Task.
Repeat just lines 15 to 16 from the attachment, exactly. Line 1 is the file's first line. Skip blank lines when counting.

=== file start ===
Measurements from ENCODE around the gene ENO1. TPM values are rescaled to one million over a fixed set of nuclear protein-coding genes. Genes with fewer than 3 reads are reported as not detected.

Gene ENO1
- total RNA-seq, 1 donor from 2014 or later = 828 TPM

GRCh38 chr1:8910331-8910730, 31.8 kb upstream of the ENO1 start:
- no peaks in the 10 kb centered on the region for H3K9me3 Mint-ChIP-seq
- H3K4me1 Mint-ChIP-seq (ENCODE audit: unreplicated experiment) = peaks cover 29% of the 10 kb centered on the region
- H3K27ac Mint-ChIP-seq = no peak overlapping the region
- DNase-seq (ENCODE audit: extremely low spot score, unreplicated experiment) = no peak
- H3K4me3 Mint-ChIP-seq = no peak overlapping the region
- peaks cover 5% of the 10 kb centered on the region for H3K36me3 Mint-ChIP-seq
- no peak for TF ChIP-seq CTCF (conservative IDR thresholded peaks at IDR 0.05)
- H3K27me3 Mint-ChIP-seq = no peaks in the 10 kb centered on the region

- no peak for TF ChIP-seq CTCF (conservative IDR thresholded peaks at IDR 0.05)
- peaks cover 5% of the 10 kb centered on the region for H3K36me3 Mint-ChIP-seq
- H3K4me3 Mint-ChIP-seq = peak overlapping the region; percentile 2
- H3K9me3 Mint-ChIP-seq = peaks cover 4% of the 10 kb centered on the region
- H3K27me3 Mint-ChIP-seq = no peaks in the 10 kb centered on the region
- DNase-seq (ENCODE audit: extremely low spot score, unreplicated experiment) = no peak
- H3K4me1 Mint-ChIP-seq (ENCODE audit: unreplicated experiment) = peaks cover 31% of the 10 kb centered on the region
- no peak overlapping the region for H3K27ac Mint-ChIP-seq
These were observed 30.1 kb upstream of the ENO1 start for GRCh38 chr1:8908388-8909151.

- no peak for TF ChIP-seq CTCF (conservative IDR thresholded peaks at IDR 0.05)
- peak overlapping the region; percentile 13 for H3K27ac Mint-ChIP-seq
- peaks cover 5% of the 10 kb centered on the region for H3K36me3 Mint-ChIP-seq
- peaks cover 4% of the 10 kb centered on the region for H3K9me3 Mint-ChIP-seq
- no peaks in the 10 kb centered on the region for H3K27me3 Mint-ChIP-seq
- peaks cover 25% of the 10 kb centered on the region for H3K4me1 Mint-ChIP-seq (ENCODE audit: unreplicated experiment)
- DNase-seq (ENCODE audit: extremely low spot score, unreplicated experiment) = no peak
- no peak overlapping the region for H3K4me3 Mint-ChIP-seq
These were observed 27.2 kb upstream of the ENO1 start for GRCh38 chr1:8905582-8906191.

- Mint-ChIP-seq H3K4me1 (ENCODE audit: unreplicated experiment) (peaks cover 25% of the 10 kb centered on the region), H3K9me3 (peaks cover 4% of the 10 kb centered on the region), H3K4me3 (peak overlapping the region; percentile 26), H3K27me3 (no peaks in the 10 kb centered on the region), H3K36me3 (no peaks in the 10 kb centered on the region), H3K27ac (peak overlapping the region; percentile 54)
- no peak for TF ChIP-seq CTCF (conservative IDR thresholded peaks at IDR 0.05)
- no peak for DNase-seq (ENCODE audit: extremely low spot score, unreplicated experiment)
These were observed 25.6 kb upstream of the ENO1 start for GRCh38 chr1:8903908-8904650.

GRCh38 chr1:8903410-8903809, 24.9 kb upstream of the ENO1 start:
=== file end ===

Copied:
- H3K4me3 Mint-ChIP-seq = peak overlapping the region; percentile 2
- H3K9me3 Mint-ChIP-seq = peaks cover 4% of the 10 kb centered on the region